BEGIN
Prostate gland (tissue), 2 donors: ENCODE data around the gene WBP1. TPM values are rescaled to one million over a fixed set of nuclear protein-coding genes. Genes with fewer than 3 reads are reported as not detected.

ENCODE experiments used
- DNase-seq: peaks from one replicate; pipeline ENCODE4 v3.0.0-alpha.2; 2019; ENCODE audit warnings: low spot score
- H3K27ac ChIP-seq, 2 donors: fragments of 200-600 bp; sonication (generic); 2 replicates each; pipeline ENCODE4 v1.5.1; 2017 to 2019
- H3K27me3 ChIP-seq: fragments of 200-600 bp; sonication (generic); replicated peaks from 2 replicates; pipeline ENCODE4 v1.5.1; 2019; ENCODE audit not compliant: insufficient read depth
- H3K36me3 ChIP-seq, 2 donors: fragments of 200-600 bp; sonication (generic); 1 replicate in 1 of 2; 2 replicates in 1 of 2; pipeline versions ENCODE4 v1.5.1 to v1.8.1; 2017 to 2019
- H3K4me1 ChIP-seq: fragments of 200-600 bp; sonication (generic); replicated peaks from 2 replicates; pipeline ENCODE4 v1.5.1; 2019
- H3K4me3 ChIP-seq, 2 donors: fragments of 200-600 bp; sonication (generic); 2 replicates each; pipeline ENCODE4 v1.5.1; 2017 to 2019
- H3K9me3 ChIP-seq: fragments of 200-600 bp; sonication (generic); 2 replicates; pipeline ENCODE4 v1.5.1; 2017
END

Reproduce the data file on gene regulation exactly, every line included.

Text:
Prostate gland (tissue), 2 donors: ENCODE data around the gene WBP1. TPM values are rescaled to one million over a fixed set of nuclear protein-coding genes. Genes with fewer than 3 reads are reported as not detected.

ENCODE experiments used
- DNase-seq: peaks from one replicate; pipeline ENCODE4 v3.0.0-alpha.2; 2019; ENCODE audit warnings: low spot score
- H3K27ac ChIP-seq, 2 donors: fragments of 200-600 bp; sonication (generic); 2 replicates each; pipeline ENCODE4 v1.5.1; 2017 to 2019
- H3K27me3 ChIP-seq: fragments of 200-600 bp; sonication (generic); replicated peaks from 2 replicates; pipeline ENCODE4 v1.5.1; 2019; ENCODE audit not compliant: insufficient read depth
- H3K36me3 ChIP-seq, 2 donors: fragments of 200-600 bp; sonication (generic); 1 replicate in 1 of 2; 2 replicates in 1 of 2; pipeline versions ENCODE4 v1.5.1 to v1.8.1; 2017 to 2019
- H3K4me1 ChIP-seq: fragments of 200-600 bp; sonication (generic); replicated peaks from 2 replicates; pipeline ENCODE4 v1.5.1; 2019
- H3K4me3 ChIP-seq, 2 donors: fragments of 200-600 bp; sonication (generic); 2 replicates each; pipeline ENCODE4 v1.5.1; 2017 to 2019
- H3K9me3 ChIP-seq: fragments of 200-600 bp; sonication (generic); 2 replicates; pipeline ENCODE4 v1.5.1; 2017